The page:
An update to polyketide synthase and non-ribosomal synthetase genes and nomenclature in Fusarium

Publikation: Bidrag til tidsskrift/Konferencebidrag i tidsskrift /Bidrag til avisTidsskriftartikelForskningpeer review

  • Frederik T Hansen, Danmark
  • Donald M Gardiner, Commonwealth Scientific and Industrial Research Organisation (CSIRO) Agriculture Flagship, Queensland Bioscience Precinct, Brisbane, Queensland, Australia, Australien
  • Erik Lysøe, Department of Plant Health and Plant Protection, Bioforsk–Norwegian Institute of Agricultural and Environmental Research, Norge
  • Patricia Romans Fuertes, Department of Biotechnology, Chemistry and Environmental Engineering, Aalborg University, Danmark
  • Bettina Tudzynski, Institut für Biologie und Biotechnologie der Pflanzen, Molecular Biology and Biotechnology of Fungi, Westfälische Wilhelms-Universität Münster, Tyskland
  • Philipp Wiemann, Department of Medical Microbiology and Immunology, University of Wisconsin, Madison, USA
  • Teis Esben Sondergaard, Department of Biotechnology, Chemistry and Environmental Engineering, Aalborg University, Danmark
  • Henriette Giese, Institut for Kemi og Biovidenskab, Danmark
  • Ditlev E. Brodersen
  • Jens Laurids Sørensen, Department of Biotechnology, Chemistry and Environmental Engineering, Aalborg University, Danmark

Members of the genus Fusarium produce a plethora of bioactive secondary metabolites, which can be harmful to humans and animals or have potential in drug development. In this study we have performed comparative analyses of polyketide synthases (PKSs) and non-ribosomal peptide synthetases (NRPSs) from ten different Fusarium species including F. graminearum (two strains), F. verticillioides, F. solani, F. culmorum, F. pseudograminearum, F. fujikuroi, F. acuminatum, F. avenaceum, F. equiseti, and F. oxysporum (12 strains). This led to identification of 52 NRPS and 52 PKSs orthology groups, respectively, and although not all PKSs and NRPSs are assumed to be intact or functional, the analyses illustrate the huge secondary metabolite potential in Fusarium. In our analyses we identified a core collection of eight NRPSs (NRPS2-4, 6, 10-13) and two PKSs (PKS3 and PKS7) that are conserved in all strains analyzed in this study. The identified PKSs and NRPSs were named based on a previously developed classification system (www.FusariumNRPSPKS.dk). We suggest this system be used when PKSs and NRPSs have to be classified in future sequenced Fusarium strains. This system will facilitate identification of orthologous and non-orthologous NRPSs and PKSs from newly sequenced Fusarium genomes and will aid the scientific community by providing a common nomenclature for these two groups of genes/enzymes.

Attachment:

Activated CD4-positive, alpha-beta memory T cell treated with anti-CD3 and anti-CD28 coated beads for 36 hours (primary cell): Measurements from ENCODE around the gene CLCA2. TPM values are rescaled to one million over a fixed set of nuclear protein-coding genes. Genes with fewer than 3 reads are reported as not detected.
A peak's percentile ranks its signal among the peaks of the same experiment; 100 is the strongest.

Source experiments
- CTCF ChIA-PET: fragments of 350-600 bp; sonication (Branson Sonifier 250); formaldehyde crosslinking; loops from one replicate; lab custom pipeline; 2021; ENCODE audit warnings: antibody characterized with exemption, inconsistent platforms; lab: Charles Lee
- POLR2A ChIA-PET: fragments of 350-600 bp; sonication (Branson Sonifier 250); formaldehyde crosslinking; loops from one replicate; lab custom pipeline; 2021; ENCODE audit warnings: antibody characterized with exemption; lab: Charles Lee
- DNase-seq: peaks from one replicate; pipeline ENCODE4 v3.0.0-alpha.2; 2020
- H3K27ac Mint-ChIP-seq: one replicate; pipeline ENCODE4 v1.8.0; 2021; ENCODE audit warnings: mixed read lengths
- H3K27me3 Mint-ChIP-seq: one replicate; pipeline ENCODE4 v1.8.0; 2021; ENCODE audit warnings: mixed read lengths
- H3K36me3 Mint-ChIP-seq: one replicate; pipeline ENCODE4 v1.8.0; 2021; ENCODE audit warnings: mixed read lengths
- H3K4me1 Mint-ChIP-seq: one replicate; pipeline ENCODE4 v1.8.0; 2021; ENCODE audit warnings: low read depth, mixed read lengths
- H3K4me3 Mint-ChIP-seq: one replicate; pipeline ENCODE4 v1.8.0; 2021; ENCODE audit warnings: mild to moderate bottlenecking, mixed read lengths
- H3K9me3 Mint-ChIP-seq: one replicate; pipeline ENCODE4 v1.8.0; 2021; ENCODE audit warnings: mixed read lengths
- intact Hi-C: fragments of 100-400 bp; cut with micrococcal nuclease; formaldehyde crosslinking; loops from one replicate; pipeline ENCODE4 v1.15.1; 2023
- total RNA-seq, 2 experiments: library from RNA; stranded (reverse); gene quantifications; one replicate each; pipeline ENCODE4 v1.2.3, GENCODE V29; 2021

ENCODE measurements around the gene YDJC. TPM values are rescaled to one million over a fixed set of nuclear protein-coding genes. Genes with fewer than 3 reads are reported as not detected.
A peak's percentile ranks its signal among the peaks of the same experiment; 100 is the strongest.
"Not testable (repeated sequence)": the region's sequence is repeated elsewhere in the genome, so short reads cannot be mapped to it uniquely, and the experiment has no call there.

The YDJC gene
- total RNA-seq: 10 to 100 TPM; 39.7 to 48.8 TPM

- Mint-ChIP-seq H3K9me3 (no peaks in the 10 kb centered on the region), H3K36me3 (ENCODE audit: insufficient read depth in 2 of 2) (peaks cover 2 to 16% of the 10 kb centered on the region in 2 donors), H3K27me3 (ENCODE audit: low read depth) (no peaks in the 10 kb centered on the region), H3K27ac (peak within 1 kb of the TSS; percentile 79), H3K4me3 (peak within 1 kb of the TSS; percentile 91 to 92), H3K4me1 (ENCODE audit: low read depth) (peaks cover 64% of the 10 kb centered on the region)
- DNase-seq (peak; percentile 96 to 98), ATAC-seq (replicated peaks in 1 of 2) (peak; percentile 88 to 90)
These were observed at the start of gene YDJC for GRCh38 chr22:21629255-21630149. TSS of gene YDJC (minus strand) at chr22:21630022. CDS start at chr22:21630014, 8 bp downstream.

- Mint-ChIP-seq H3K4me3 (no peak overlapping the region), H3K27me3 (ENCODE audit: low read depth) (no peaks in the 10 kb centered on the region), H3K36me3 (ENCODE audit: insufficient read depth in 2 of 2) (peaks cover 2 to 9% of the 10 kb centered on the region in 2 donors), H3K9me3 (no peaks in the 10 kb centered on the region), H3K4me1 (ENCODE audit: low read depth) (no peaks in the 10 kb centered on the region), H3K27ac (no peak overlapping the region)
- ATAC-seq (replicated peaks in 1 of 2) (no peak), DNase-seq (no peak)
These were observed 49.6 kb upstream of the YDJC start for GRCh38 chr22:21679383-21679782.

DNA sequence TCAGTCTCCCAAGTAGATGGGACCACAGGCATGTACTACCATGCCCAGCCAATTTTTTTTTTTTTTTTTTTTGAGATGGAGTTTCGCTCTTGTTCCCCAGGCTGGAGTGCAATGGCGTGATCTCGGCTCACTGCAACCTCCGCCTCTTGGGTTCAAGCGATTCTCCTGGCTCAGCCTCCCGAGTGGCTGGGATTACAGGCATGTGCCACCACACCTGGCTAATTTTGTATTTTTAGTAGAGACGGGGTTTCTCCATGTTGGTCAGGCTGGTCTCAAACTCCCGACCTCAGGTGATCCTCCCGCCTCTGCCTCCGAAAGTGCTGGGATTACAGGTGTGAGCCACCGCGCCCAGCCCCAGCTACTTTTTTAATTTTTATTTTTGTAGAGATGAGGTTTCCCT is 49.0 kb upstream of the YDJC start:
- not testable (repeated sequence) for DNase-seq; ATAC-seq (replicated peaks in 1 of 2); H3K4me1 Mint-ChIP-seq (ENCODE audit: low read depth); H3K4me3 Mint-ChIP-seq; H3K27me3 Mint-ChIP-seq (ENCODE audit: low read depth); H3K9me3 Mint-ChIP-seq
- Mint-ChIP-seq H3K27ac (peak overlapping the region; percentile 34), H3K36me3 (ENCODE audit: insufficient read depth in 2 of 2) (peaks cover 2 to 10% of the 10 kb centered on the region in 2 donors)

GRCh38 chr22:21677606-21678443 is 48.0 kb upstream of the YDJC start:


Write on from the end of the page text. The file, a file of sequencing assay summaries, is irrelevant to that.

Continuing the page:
OriginalsprogEngelsk
TidsskriftFungal Genetics and Biology
Vol/bind75
Sider (fra-til)20-29
Antal sider10
ISSN1087-1845
DOI
StatusUdgivet - feb. 2015

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